World Cup: USA, France set to kick off game of the summer

If you’re a casual World Cup watcher, you may not have been previously aware of the seemingly inevitable collision course that France and the U.S. have been on for months. The two sides will meet Friday in Paris in the Women’s World Cup quarterfinals in what is definitively the game of the tournament and may well decide not just the eventual winner, but the standard-bearer in the sport in 2020 and beyond.

But Friday’s heavyweight tilt has been six months in the making, ever since the draws came out back in December. If the winners of Group A and Group F each survived their round of 16 matchups, they would meet in Paris on June 28.

Those group winners always figured to be France and the U.S. Women’s National Team, respectively; they would be heavy favorites in their opening knockout games, as well.

And now, here we are, with the two sides squaring off at 3 p.m. Friday at the Parc de Princes.

Not that both teams sailed through their last games, mind you. It took France an extra 30 minutes to finally put away a very game Brazil squad that very nearly took the lead more than 100 minutes into the match.

Just a couple minutes later, Amandine Henry bailed out the French with the goal that would put them in front for good.

And while the U.S. will have one fewer day of rest heading into Friday — where the temperature should reach the 90s — the extra time France needed to get through should wipe out any recovery advantage.

The U.S., meanwhile, has faced a step up in competition at every game since their raucous 13-0 opening win over Thailand. Their strikers were turned away at the doorstep a handful of times against Chile; they methodically outplayed Sweden to a 2-0 final; but they were truly tested against a much more physical Spanish side that, but for a couple debatable penalty calls, may well have stunned them and knocked them out of the tournament.

Though Megan Rapinoe slotted home both those penalty kicks in a 2-1 win, the American attack looked much less fluid. The Americans out-possessed the Spanish 54-46, but their 12-5 advantage in shots belies the fact that, outside of the two penalties, they only put one on goal.

Alex Morgan, who scored five goals in the opening romp, hasn’t found the back of the net since, and clearly was not 100% before she was dumped unceremoniously to the turf a half-dozen times by Spain’s aggressive defense.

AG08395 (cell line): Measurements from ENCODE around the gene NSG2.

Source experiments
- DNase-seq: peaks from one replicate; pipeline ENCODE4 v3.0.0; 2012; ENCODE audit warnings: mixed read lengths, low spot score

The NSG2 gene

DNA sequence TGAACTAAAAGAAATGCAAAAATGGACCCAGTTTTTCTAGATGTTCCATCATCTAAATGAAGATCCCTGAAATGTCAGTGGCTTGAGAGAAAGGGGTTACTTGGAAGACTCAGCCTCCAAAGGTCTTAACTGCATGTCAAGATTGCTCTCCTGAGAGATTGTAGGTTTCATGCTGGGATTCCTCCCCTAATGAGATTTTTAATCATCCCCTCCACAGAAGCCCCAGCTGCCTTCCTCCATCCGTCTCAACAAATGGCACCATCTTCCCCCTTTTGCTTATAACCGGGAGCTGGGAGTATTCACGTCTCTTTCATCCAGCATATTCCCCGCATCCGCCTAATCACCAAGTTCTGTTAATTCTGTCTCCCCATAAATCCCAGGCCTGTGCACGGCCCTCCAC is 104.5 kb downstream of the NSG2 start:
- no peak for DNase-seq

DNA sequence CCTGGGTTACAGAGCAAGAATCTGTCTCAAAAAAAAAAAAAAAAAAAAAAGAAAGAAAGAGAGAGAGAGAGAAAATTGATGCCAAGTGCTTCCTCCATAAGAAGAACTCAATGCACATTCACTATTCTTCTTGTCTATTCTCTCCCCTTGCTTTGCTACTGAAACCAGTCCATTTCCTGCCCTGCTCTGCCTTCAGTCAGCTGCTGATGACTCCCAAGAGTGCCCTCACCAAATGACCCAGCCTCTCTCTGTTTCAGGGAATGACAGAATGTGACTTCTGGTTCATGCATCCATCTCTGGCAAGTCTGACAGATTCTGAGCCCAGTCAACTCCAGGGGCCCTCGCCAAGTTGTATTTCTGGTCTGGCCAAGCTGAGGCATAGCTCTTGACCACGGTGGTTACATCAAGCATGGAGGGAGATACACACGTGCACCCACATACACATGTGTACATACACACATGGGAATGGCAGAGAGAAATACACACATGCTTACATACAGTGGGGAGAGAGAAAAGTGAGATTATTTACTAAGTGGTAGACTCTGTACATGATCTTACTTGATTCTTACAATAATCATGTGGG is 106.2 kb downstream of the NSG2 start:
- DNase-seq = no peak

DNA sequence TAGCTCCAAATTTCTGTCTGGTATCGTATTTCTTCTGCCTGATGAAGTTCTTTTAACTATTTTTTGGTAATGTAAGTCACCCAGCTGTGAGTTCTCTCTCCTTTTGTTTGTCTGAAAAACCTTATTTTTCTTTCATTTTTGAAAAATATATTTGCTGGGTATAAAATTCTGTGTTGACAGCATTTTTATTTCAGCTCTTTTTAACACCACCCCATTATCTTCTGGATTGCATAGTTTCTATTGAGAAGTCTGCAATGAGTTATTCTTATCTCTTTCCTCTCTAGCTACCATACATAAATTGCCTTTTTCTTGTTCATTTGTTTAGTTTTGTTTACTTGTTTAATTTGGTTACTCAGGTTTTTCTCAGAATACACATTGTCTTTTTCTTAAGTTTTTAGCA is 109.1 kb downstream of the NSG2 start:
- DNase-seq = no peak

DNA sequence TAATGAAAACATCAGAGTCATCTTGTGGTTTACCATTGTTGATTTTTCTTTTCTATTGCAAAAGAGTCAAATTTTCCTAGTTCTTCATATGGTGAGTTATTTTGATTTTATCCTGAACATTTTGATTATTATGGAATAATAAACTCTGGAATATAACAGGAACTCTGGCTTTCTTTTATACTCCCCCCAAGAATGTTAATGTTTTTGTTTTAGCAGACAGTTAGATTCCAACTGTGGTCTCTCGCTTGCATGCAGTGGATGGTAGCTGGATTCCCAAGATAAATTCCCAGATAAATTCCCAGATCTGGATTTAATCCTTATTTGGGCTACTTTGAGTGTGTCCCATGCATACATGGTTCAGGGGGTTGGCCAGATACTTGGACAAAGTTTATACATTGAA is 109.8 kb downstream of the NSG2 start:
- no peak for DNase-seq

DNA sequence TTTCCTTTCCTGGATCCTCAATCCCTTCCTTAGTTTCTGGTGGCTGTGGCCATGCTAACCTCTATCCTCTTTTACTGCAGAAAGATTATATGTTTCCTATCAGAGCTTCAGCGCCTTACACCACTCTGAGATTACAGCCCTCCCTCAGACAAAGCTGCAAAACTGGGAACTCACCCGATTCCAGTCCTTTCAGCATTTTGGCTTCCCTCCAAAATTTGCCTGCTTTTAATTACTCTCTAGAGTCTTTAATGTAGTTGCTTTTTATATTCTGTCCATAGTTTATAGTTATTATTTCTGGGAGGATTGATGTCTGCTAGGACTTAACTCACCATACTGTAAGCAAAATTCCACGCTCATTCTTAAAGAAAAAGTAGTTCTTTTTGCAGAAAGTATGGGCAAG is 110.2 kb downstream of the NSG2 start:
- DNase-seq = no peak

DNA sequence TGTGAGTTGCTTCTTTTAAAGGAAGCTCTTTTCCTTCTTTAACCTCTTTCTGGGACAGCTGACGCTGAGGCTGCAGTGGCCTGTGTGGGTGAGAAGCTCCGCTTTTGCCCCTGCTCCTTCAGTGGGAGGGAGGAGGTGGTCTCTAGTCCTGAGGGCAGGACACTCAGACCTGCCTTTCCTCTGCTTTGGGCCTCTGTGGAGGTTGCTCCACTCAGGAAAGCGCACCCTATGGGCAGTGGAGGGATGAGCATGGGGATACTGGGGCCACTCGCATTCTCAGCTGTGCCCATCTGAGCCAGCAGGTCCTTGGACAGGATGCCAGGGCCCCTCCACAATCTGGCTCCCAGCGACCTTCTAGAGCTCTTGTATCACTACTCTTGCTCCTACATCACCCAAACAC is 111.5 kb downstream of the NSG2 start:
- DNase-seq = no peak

In a game that was fairly evenly played, one statistic stood out: Spain’s 17 fouls to the USWNT’s five.

Will that inspire France to try a similar approach? Eugenie Le Sommer and Wendie Renard are both sitting on a yellow card from earlier in the tournament, and picking up another would result in them missing the semifinal. France will have to weigh how aggressive to be, in light of Spain’s near upset.

For head coach Jill Ellis and the USWNT, there will be questions of whether or not to make changes up front, perhaps bringing erstwhile starters off the bench instead.

With the embarrassment of riches — Christen Press and Mallory Pugh would start for likely any other team in the world, as would Carli Lloyd, even at 36 — Ellis will be in charge of finding the right combination, both at kick and as the game progresses, to take full advantage.

And, with a French attack more dangerous than that of any team the U.S. has faced so far, there’s every reason to believe they’ll need multiple goals.

The USWNT is 17-3-3 against France all-time, but that belies the more recent history. Since the 2012 Olympics, the U.S. is just 4-3-2, including the most recent contest, a 3-1 loss Jan. 19 in Le Havre. That was a friendly, without the full arsenal of players, but it underscores that any advantage the Americans have going in is slight.

And while the USWNT has enjoyed vocal fan support all tournament to date, that figures to change with the home country playing in its capital.

So, buckle up, and find yourself somewhere to be at 3 p.m. Friday. No matter how it turns out when the final whistle blows, it should be a wild ride.

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